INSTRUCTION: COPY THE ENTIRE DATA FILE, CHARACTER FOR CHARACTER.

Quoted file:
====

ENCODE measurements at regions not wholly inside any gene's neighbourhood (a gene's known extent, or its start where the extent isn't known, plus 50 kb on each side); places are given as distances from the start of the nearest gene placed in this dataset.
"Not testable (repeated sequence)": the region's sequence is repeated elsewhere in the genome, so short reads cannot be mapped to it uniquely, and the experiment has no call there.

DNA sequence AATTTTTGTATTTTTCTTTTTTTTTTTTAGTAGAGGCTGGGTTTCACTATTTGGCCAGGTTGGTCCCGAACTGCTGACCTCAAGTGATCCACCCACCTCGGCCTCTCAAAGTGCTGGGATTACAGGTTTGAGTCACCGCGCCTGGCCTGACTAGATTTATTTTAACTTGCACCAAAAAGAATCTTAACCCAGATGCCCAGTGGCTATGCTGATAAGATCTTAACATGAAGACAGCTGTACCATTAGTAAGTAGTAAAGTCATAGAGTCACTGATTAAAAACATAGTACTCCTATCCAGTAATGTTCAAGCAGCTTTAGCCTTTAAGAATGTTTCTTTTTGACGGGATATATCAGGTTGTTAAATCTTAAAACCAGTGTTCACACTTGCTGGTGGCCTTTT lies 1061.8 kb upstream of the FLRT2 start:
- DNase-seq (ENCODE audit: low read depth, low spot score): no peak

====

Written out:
ENCODE measurements at regions not wholly inside any gene's neighbourhood (a gene's known extent, or its start where the extent isn't known, plus 50 kb on each side); places are given as distances from the start of the nearest gene placed in this dataset.
"Not testable (repeated sequence)": the region's sequence is repeated elsewhere in the genome, so short reads cannot be mapped to it uniquely, and the experiment has no call there.

DNA sequence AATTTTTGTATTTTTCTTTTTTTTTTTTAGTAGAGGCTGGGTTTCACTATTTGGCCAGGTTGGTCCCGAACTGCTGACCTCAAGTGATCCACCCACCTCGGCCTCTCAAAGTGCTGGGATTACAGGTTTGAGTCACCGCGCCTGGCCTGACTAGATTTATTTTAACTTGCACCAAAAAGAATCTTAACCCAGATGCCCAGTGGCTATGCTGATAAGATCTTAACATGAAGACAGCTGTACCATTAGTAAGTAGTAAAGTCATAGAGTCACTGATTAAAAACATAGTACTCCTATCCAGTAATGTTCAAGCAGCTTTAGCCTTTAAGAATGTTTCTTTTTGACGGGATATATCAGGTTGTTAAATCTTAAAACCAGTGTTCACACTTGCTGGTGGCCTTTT lies 1061.8 kb upstream of the FLRT2 start:
- DNase-seq (ENCODE audit: low read depth, low spot score): no peak